An effectiveness study measures the clinical benefit of an intervention under usual conditions of clinical care1. This form of evaluation considers both the efficacy of an intervention and its acceptance by those who will be treated, answering the question: “Does the practice do more good than harm to people to whom it is offered?”. An effectiveness trial should be randomised and include an intention to treat analysis. In an intention to treat analysis individual research outcomes are analysed according to the group to which they have been randomised, even if they never received the treatment they were assigned3. For example, Borras and colleagues recently published their randomised controlled trial of home versus outpatient chemotherapy for colorectal cancer in the British Medical Journal4. All adult patients living within 30km of the teaching hospital who needed bolus fluorouracil-based chemotherapy were considered for the study and participants were evaluated in the home-based or hospital-based groups to which they were assigned. Voluntary withdrawal from therapy was higher in the outpatient group, treatment-related toxicity was similar between the two groups and satisfaction was higher in the home therapy group. This effectiveness trial evaluated a chemotherapeutic option in a practical clinical setting.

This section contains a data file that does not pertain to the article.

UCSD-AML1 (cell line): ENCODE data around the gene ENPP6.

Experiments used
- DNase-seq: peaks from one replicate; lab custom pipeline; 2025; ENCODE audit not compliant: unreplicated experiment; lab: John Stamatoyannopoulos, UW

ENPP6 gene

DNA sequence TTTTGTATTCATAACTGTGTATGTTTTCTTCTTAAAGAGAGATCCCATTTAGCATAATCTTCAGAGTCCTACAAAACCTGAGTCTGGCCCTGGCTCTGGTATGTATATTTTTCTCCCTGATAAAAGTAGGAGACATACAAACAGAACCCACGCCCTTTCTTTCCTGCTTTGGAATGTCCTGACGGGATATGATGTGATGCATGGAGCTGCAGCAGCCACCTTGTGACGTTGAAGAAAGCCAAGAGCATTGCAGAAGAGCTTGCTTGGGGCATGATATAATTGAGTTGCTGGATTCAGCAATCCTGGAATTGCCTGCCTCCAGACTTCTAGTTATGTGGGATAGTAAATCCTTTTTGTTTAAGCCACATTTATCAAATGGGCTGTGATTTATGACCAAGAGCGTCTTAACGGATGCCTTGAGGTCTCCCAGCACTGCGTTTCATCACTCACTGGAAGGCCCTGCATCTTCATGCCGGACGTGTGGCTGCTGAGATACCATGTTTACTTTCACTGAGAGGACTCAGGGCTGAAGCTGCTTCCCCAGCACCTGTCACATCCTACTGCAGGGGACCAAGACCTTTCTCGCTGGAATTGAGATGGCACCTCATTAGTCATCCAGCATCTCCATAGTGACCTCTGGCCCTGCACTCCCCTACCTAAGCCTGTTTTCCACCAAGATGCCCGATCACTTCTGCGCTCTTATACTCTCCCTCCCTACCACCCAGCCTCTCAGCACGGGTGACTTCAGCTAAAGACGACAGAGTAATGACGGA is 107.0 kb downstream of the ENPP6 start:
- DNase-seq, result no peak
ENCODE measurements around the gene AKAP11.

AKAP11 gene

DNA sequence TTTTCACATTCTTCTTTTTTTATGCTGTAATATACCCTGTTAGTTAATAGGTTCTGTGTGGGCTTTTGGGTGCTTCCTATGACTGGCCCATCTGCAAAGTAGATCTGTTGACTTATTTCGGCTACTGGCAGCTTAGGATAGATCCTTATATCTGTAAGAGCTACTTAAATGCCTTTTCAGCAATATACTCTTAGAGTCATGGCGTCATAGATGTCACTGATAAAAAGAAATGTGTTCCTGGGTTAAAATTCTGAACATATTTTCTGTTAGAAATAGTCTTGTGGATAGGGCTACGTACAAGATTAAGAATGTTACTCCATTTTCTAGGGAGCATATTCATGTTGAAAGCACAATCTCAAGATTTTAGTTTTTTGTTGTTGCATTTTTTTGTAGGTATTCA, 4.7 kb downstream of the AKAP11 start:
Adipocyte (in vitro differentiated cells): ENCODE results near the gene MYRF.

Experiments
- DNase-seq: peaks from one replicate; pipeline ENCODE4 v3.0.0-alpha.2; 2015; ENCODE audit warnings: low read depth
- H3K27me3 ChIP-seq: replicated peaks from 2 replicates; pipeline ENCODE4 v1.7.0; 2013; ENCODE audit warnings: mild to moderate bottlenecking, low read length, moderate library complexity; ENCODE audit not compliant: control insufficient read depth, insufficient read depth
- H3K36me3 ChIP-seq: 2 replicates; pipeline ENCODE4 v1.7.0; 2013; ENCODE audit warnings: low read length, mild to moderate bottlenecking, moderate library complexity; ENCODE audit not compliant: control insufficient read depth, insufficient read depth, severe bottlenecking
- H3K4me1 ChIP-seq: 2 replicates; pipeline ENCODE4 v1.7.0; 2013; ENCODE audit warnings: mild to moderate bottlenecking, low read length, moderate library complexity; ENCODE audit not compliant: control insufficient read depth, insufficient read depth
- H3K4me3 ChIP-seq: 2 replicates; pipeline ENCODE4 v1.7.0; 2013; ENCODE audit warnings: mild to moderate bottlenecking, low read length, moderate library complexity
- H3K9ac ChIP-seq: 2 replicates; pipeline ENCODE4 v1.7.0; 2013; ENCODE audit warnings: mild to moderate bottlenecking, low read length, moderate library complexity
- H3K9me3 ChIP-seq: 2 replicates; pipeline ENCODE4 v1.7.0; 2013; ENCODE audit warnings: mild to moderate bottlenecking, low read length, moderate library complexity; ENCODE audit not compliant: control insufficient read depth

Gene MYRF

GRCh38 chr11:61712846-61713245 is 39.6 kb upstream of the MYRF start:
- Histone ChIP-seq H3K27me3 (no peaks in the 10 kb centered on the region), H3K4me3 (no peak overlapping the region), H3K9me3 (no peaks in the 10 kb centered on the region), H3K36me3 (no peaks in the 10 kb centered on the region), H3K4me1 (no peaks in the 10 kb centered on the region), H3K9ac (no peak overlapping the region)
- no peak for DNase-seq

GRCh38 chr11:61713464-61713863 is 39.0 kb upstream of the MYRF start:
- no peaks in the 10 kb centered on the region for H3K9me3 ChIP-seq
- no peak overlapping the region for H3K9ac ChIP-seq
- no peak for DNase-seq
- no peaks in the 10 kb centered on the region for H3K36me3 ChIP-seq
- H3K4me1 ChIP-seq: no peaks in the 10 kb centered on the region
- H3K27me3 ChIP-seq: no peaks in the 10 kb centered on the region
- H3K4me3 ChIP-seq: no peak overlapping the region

As always, the methodology and the results should be scrutinised but, in general, effectiveness trials simulate practical experience and should form the basis for system-wide evidence-based clinical practice. Use effectiveness studies as the gold standard for comparing local experience of clinical outcomes and quality audits with the literature. Note, though, that good effectiveness studies are hard to find.

Applicability or generalisability

How confident are you that you can safely apply the results of Borras et al’s study to your clinical setting or organization4? Applicability or generalisability relates to the ability to transfer research knowledge to your environment in a practical manner to suit your needs5.

First, look at the participants who were recruited into the study. The inclusion and exclusion criteria are not usually aimed at applicability but rather at improving study power and maximising safety. Good researchers choose high-risk groups, avoid deaths from other causes, ensure good compliance, and minimise potential adverse effects. Consider the baseline characteristics of the patients studied. Your population may have different demographics, co-morbidities, compliance and other important prognostic factors. Compare the research participants to your population before implementing trial results and convince yourself that any differences might not alter the result. If you are evaluating the introduction of a clinical test rather than an intervention, make sure that the test will be reproducible and well-interpreted in your practice setting. In the Borras study 80% were receiving adjuvant therapy. Is that similar to your population? Is it practical for you to give your adjuvant therapy patients their chemotherapy at home? Would you rather concentrate your at-home services on sicker patients needing primarily palliative interventions?